Retrieved 8 March The Roman senator Cato the Elder ended every speech after the Second Punic War with ceterum censeo Carthaginem esse delendam , literally "For the rest, I am of the opinion that Carthage is to be destroyed.

Spoken aloud in some British public schools by pupils to warn each other of impending authority. Earliest written example is in the Satyricon of Petronius, circa 1st century C.

The purchaser is responsible for checking whether the goods suit his need. Phrases modeled on this one replace emptor with lector , subscriptor , venditor , utilitor : "reader", "signer", "seller", "user".

It is a counter to caveat emptor and suggests that sellers can also be deceived in a market transaction. This forces the seller to take responsibility for the product and discourages sellers from selling products of unreasonable quality.

Former motto of the Territory of Wyoming. Or simply "faster than cooking asparagus". A variant of the Roman phrase velocius quam asparagi coquantur , using a different adverb and an alternative mood and spelling of coquere.

In law, it is a return made by the sheriff, upon a capias , or other process to the like purpose; signifying, that he has taken the body of the party.

See also habeas corpus. A rule of law becomes ineffective when the reason for its application has ceased to exist or does not correspond to the reality anymore.

By Gratian. The form of a pardon for killing another man in self-defence see manslaughter. The form of a pardon of a man who is outlawed.

Also called perdonatio utlagariae. Cicero 's speech in 57 BC to regain his confiscated house. In logic, begging the question , a fallacy involving the presupposition of a proposition in one of the premises see petitio principii.

In science, a positive feedback loop. In economics, a counterpart to the virtuous circle. Is a phrase used in Cicero's In Verrem as a plea for the legal rights of a Roman citizen.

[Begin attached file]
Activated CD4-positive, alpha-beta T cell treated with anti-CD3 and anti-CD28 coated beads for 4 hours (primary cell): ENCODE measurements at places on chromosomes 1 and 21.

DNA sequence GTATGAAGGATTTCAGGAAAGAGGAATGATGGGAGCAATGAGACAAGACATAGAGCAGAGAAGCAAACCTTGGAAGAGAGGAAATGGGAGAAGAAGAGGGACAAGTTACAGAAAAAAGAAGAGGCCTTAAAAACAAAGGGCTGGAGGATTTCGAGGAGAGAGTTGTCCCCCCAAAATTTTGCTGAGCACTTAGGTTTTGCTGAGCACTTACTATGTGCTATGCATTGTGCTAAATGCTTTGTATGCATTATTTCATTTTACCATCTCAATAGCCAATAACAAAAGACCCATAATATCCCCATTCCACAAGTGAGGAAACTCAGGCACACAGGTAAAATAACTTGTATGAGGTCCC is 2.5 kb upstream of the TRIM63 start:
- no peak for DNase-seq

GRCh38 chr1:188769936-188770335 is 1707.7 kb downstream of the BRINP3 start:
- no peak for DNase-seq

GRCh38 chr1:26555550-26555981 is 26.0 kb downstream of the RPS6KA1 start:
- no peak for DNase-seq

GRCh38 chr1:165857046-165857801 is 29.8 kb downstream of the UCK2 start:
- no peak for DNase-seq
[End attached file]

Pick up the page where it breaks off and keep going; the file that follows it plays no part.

A writ whereby the king of England could command the justice to admit one's claim by an attorney, who being employed in the king's service, cannot come in person.

A legal action for trespass to land; so called, because the writ demands the person summoned to answer wherefore he broke the close quare clausum fregit , i.

The means of discovering hidden or mysterious meanings in texts, particularly applied in theology and alchemy.

In law, a writ directed to the bishop, for the admitting a clerk to a benefice upon a ne admittas , tried, and found for the party who procures the writ.

In law, a writ for the delivery of a clerk out of prison, who is imprisoned upon the breach of statute merchant.

In law, a writ for the delivery of a clerk to his ordinary, that was formerly convicted of felony; by reason that his ordinary did not challenge him according to the privilege of clerks.

In law, a writ directed to the bailiffs, etc. The official code of canon law in the Roman Catholic Church cf. Corpus Iuris Canonici.

Cogitationis poenam nemo patitur. Aborting sexual intercourse prior to ejaculation —the only permitted form of birth control in some religions.